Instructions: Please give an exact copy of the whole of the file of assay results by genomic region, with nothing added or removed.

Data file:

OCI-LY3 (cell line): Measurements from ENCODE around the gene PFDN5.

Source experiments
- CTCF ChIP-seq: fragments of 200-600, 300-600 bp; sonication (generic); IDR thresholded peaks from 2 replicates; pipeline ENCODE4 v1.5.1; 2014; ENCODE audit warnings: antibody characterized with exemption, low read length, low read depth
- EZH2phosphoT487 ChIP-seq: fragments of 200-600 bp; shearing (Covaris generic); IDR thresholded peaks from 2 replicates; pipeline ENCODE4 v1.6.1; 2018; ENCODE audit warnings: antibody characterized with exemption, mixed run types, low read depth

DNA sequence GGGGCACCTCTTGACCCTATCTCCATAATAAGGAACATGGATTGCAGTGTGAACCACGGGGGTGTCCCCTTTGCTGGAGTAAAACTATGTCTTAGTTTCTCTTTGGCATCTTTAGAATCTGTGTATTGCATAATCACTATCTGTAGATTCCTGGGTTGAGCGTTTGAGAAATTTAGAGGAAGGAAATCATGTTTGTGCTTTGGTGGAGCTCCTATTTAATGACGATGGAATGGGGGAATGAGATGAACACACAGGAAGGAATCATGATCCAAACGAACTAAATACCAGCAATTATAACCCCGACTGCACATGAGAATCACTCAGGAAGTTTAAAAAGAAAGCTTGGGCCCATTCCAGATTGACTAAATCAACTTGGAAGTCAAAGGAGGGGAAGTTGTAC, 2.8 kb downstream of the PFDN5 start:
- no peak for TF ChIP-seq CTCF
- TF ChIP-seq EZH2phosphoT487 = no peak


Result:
OCI-LY3 (cell line): Measurements from ENCODE around the gene PFDN5.

Source experiments
- CTCF ChIP-seq: fragments of 200-600, 300-600 bp; sonication (generic); IDR thresholded peaks from 2 replicates; pipeline ENCODE4 v1.5.1; 2014; ENCODE audit warnings: antibody characterized with exemption, low read length, low read depth
- EZH2phosphoT487 ChIP-seq: fragments of 200-600 bp; shearing (Covaris generic); IDR thresholded peaks from 2 replicates; pipeline ENCODE4 v1.6.1; 2018; ENCODE audit warnings: antibody characterized with exemption, mixed run types, low read depth

DNA sequence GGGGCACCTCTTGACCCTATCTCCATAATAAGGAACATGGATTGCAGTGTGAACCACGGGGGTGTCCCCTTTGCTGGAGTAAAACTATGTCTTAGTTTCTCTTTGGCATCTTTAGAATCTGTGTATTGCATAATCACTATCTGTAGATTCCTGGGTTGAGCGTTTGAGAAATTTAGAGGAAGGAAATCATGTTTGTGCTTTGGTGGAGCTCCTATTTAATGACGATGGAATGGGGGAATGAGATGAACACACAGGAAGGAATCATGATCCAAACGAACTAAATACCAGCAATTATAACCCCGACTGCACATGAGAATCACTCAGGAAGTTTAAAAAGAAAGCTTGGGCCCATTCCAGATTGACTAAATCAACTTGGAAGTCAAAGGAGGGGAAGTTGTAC, 2.8 kb downstream of the PFDN5 start:
- no peak for TF ChIP-seq CTCF
- TF ChIP-seq EZH2phosphoT487 = no peak